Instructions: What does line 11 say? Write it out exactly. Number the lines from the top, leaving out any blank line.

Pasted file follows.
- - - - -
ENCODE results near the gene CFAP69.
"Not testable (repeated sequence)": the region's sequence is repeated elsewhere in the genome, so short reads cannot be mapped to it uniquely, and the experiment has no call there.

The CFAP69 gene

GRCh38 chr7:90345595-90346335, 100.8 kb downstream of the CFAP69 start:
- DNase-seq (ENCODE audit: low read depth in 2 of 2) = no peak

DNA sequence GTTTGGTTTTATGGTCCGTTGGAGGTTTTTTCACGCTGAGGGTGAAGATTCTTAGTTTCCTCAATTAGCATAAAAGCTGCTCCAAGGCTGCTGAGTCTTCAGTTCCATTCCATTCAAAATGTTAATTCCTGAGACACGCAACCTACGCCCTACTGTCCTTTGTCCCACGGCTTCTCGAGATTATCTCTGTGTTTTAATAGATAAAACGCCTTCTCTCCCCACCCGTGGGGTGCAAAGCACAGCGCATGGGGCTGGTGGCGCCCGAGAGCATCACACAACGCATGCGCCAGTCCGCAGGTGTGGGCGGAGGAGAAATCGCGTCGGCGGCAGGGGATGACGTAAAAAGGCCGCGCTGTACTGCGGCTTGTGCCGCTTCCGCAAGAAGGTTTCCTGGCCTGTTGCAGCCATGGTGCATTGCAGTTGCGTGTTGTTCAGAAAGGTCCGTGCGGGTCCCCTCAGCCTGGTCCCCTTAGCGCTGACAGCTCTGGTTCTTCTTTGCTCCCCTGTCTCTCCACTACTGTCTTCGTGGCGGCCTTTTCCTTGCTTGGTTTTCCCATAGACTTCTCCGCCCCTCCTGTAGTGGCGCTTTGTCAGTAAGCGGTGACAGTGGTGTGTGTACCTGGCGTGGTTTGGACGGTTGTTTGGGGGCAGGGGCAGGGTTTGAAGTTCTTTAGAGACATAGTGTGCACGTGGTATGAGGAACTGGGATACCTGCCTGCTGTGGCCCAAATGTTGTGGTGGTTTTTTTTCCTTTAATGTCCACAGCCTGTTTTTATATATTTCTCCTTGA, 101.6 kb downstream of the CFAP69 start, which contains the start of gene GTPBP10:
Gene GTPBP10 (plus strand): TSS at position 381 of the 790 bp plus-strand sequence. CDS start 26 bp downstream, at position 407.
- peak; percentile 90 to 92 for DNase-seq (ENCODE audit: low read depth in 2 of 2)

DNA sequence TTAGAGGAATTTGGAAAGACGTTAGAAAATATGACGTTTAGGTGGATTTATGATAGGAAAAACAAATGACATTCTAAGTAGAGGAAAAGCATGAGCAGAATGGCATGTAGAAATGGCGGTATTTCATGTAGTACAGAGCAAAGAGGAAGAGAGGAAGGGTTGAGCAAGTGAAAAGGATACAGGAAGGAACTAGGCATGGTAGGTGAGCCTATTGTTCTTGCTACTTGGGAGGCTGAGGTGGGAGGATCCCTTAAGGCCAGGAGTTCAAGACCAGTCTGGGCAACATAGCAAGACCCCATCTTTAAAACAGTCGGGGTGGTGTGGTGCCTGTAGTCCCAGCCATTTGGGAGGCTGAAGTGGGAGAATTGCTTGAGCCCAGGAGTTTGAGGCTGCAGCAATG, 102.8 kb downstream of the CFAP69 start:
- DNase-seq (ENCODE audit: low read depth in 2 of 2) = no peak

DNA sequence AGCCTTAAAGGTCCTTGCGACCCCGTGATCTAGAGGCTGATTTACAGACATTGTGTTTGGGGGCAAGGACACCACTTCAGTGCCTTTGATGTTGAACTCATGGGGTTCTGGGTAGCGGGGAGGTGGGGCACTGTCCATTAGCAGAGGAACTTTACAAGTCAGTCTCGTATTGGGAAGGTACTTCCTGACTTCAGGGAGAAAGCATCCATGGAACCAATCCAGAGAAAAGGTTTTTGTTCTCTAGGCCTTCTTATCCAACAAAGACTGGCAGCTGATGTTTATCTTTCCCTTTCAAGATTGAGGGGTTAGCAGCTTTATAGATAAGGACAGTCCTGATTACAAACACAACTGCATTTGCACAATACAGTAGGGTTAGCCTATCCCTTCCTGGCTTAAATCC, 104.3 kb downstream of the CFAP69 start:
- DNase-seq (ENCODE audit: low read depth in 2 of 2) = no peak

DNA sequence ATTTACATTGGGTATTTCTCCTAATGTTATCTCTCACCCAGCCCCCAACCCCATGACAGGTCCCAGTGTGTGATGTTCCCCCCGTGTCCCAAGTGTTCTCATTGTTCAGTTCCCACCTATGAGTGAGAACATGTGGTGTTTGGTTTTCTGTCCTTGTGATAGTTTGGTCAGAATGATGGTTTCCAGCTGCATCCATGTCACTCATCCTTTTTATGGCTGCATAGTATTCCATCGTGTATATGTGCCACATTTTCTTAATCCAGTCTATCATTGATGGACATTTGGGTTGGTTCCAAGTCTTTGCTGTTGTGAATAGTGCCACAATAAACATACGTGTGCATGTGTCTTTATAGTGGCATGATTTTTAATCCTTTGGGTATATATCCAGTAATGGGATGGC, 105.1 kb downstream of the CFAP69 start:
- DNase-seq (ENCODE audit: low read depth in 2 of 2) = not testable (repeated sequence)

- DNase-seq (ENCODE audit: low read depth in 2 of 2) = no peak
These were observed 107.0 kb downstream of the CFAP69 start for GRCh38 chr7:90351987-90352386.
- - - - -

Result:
DNA sequence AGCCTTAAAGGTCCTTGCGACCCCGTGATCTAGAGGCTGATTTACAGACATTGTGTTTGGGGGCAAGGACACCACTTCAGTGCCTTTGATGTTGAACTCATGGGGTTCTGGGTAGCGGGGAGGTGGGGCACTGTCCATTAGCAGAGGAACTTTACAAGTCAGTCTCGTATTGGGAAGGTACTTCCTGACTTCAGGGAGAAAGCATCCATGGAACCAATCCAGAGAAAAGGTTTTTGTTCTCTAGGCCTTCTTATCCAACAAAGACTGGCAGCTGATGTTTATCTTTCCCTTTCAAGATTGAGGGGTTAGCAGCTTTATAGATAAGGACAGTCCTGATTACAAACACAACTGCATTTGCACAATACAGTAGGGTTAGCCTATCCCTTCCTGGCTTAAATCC, 104.3 kb downstream of the CFAP69 start: